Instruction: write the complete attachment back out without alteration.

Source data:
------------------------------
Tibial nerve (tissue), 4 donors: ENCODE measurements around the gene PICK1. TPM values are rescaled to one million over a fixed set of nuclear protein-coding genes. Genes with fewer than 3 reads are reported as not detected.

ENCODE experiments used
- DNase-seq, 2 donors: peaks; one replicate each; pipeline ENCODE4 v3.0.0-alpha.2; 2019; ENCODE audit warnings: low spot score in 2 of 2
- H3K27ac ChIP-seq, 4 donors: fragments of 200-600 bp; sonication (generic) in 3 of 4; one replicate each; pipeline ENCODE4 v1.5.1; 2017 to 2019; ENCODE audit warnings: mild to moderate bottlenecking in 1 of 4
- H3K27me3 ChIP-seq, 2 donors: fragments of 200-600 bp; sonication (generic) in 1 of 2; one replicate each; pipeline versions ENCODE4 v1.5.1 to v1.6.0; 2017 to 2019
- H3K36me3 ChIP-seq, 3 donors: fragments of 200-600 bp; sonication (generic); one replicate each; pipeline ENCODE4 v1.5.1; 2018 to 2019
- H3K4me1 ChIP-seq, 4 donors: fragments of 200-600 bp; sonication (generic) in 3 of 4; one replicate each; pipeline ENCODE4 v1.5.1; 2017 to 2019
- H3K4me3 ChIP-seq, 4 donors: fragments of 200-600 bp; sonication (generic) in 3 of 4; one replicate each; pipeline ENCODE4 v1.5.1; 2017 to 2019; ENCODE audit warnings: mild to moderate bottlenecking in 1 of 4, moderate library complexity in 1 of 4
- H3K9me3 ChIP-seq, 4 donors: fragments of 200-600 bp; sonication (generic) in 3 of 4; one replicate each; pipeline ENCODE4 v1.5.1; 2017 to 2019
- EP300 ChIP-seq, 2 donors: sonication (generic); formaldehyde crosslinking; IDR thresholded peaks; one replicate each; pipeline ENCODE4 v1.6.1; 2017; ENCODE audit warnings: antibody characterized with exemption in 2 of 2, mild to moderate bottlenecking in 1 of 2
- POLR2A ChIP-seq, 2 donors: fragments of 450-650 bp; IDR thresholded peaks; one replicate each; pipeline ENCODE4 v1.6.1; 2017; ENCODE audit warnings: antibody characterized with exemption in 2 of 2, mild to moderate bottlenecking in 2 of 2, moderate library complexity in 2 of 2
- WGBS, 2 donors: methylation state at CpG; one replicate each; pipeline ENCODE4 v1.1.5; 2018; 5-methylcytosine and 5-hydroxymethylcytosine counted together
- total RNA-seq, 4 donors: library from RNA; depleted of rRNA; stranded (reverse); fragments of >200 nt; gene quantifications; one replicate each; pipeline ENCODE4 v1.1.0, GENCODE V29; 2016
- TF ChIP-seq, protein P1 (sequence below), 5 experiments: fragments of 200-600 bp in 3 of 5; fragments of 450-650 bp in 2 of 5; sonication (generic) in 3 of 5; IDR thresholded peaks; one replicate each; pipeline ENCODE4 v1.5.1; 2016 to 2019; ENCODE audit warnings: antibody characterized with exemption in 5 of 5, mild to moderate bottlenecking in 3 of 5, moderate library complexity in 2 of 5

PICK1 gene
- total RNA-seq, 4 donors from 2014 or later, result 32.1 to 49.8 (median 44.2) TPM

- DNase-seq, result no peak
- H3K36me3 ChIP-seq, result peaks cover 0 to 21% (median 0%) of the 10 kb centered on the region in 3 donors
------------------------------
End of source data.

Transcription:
Tibial nerve (tissue), 4 donors: ENCODE measurements around the gene PICK1. TPM values are rescaled to one million over a fixed set of nuclear protein-coding genes. Genes with fewer than 3 reads are reported as not detected.

ENCODE experiments used
- DNase-seq, 2 donors: peaks; one replicate each; pipeline ENCODE4 v3.0.0-alpha.2; 2019; ENCODE audit warnings: low spot score in 2 of 2
- H3K27ac ChIP-seq, 4 donors: fragments of 200-600 bp; sonication (generic) in 3 of 4; one replicate each; pipeline ENCODE4 v1.5.1; 2017 to 2019; ENCODE audit warnings: mild to moderate bottlenecking in 1 of 4
- H3K27me3 ChIP-seq, 2 donors: fragments of 200-600 bp; sonication (generic) in 1 of 2; one replicate each; pipeline versions ENCODE4 v1.5.1 to v1.6.0; 2017 to 2019
- H3K36me3 ChIP-seq, 3 donors: fragments of 200-600 bp; sonication (generic); one replicate each; pipeline ENCODE4 v1.5.1; 2018 to 2019
- H3K4me1 ChIP-seq, 4 donors: fragments of 200-600 bp; sonication (generic) in 3 of 4; one replicate each; pipeline ENCODE4 v1.5.1; 2017 to 2019
- H3K4me3 ChIP-seq, 4 donors: fragments of 200-600 bp; sonication (generic) in 3 of 4; one replicate each; pipeline ENCODE4 v1.5.1; 2017 to 2019; ENCODE audit warnings: mild to moderate bottlenecking in 1 of 4, moderate library complexity in 1 of 4
- H3K9me3 ChIP-seq, 4 donors: fragments of 200-600 bp; sonication (generic) in 3 of 4; one replicate each; pipeline ENCODE4 v1.5.1; 2017 to 2019
- EP300 ChIP-seq, 2 donors: sonication (generic); formaldehyde crosslinking; IDR thresholded peaks; one replicate each; pipeline ENCODE4 v1.6.1; 2017; ENCODE audit warnings: antibody characterized with exemption in 2 of 2, mild to moderate bottlenecking in 1 of 2
- POLR2A ChIP-seq, 2 donors: fragments of 450-650 bp; IDR thresholded peaks; one replicate each; pipeline ENCODE4 v1.6.1; 2017; ENCODE audit warnings: antibody characterized with exemption in 2 of 2, mild to moderate bottlenecking in 2 of 2, moderate library complexity in 2 of 2
- WGBS, 2 donors: methylation state at CpG; one replicate each; pipeline ENCODE4 v1.1.5; 2018; 5-methylcytosine and 5-hydroxymethylcytosine counted together
- total RNA-seq, 4 donors: library from RNA; depleted of rRNA; stranded (reverse); fragments of >200 nt; gene quantifications; one replicate each; pipeline ENCODE4 v1.1.0, GENCODE V29; 2016
- TF ChIP-seq, protein P1 (sequence below), 5 experiments: fragments of 200-600 bp in 3 of 5; fragments of 450-650 bp in 2 of 5; sonication (generic) in 3 of 5; IDR thresholded peaks; one replicate each; pipeline ENCODE4 v1.5.1; 2016 to 2019; ENCODE audit warnings: antibody characterized with exemption in 5 of 5, mild to moderate bottlenecking in 3 of 5, moderate library complexity in 2 of 5

PICK1 gene
- total RNA-seq, 4 donors from 2014 or later, result 32.1 to 49.8 (median 44.2) TPM

- DNase-seq, result no peak
- H3K36me3 ChIP-seq, result peaks cover 0 to 21% (median 0%) of the 10 kb centered on the region in 3 donors